One Of The Most Important Steps In Selecting A Stock

The story is told that in ancient Rome, when a conqueror was paraded in front of the masses, one of his slaves would whisper softly in his ear, “All fame is fleeting.” At the height of his popularity and fame, the conqueror would be reminded that fame is quickly forgotten.

I would suggest that in our present-day capitalist system, a young manager should whisper softly in the ear of the CEO when he reviews the market share reports, “All competitive advantages are fleeting.” Like fame, competitive advantages are temporary and hard to hang on to for most products and businesses.

Businesses that have a large market share and are able to increase it over time are doing something right, and most probably have some type of competitive advantage within their industries. One of the criteria that Warren Buffett uses when buying a business is how big the company’s competitive edge is. He even coined a phrase for it: the economic moat. He explains that in days of old, castles were protected by moats. When enemies tried to storm a castle, they had to contend not only with archers and catapults but also with the moat that surrounded the castle. The wider the moat, the harder it was for enemies to attack the castle.

Buffett tries to buy businesses that have very wide economic moats around them. This makes it very difficult for competitors to take market share away from them. He also wants to know that management is continually increasing the size of the moat. The wider the moat, the more protected the business; the narrower the moat, the less defensible. As Buffett writes, “In business, I look for economic castles protected by unbreachable moats.”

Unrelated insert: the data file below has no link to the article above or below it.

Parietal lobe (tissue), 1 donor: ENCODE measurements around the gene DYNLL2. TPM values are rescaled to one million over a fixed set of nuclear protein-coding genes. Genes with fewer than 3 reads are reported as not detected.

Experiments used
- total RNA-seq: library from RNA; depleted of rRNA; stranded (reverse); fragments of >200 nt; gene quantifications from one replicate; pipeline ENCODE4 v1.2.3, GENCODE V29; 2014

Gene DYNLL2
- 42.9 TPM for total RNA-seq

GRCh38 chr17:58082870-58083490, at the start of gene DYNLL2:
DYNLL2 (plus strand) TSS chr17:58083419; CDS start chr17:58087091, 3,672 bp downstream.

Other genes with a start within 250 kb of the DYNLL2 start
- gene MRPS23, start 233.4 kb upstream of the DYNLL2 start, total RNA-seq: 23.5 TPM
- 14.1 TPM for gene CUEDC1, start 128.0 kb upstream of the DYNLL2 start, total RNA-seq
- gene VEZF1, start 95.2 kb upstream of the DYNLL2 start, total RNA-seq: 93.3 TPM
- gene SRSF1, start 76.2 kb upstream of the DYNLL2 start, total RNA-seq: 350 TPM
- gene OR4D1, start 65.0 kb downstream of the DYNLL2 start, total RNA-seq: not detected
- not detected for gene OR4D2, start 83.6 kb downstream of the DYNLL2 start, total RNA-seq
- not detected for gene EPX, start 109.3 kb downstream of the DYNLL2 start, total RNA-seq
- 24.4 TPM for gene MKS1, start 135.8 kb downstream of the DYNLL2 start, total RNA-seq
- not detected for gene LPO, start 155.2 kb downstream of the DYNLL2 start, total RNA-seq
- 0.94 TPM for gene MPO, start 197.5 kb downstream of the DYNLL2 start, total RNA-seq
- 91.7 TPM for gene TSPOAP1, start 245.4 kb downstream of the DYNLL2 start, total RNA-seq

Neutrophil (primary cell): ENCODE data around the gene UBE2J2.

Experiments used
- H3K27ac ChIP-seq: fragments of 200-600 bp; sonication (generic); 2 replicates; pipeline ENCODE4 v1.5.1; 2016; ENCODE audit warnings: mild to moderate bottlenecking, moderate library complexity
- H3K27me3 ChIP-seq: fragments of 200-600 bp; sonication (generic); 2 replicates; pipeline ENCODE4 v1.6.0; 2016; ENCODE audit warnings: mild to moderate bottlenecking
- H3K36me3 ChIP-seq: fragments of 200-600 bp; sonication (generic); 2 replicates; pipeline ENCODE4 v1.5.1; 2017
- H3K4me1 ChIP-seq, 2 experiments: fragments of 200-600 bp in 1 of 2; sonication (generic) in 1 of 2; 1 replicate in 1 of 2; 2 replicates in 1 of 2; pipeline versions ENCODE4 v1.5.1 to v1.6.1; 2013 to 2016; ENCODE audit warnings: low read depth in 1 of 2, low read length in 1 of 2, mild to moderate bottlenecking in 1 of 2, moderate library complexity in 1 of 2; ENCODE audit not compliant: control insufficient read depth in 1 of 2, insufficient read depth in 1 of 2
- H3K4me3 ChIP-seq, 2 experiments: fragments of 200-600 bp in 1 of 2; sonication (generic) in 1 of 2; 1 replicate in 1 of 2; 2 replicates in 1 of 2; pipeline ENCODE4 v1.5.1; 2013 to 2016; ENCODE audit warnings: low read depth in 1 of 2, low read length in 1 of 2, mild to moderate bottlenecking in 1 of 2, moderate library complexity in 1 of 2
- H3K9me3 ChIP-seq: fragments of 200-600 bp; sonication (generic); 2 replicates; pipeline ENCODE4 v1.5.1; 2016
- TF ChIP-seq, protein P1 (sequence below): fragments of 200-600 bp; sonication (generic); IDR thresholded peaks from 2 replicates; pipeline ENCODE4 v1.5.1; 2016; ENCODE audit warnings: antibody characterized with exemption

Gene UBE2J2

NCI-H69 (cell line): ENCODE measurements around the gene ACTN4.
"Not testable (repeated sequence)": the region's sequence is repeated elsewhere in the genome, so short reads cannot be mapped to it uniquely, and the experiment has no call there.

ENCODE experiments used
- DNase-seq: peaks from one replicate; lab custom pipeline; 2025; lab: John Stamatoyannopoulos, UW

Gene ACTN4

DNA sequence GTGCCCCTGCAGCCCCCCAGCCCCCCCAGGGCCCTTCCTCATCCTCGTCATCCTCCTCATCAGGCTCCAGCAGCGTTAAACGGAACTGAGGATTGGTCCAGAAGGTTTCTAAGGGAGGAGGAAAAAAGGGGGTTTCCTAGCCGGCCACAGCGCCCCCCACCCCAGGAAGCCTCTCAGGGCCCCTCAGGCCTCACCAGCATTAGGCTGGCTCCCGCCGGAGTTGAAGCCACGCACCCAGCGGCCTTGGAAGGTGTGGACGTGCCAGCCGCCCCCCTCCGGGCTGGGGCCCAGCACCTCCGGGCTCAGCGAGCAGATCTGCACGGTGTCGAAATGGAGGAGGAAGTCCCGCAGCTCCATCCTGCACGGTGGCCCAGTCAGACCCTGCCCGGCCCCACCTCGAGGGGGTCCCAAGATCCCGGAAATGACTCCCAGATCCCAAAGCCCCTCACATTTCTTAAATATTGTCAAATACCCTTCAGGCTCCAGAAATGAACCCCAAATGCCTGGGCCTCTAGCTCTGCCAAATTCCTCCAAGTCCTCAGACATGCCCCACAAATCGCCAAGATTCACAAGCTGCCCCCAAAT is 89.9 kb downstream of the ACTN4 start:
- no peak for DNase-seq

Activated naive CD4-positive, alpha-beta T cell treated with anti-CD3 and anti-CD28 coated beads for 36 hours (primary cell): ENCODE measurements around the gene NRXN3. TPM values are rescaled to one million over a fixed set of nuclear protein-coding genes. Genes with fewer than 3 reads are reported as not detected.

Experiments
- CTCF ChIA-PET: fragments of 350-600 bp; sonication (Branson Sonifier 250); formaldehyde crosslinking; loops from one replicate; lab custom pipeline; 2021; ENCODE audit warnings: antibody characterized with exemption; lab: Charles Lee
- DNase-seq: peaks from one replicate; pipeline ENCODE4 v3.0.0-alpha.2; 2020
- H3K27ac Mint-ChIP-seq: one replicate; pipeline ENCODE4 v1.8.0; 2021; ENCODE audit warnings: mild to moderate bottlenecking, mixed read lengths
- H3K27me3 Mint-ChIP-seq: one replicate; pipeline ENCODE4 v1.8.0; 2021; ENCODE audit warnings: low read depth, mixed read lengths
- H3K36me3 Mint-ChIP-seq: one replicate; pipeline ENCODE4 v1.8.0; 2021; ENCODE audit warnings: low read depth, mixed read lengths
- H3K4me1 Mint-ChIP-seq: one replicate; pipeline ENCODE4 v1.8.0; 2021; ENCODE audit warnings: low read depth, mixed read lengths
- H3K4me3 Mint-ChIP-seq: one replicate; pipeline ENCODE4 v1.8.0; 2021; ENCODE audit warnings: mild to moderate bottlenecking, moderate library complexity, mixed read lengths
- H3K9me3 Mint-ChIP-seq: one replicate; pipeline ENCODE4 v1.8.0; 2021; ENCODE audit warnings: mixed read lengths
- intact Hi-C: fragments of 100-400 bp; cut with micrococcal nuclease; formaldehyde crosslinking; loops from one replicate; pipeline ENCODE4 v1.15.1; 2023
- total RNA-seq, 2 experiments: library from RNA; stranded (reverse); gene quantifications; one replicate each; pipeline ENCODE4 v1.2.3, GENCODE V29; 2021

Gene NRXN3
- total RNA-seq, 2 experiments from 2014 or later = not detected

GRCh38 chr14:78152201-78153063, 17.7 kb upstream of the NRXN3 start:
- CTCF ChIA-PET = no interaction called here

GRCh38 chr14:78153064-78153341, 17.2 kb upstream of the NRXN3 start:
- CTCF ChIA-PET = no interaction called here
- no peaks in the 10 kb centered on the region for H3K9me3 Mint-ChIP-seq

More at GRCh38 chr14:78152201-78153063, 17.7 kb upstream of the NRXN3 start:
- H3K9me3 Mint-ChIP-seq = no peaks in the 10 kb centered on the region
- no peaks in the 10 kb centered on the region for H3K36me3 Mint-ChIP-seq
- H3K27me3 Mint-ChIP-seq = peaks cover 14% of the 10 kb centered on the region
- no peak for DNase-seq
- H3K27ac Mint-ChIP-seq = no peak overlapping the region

There are several types of competitive advantage that a business may have, which include costs, patents and trademarks, brand and the high cost of switching. Over the long term, it is very difficult for a business to maintain a competitive advantage. The reason is simple: Once competitors see the higher profit margins a business is earning on a certain product, they then spend a considerable amount of time, money and energy trying to get in on the action and take market share.


When I was growing up, all my friends owned a print edition of an encyclopedia. Parents were made to feel guilty by door-to-door encyclopedia salesmen who insinuated that if parents didn’t buy a set for their children, the kids would spend their lives flipping burgers at McDonald’s or working at the local car wash.

As a teenager I could always tell the economic standing of a family by which encyclopedia they owned. My rich friends owned Encyclopedia Britannica and my middle-class friends owned Funk & Wagnalls. As for me, my parents said whatever the public library had was good enough.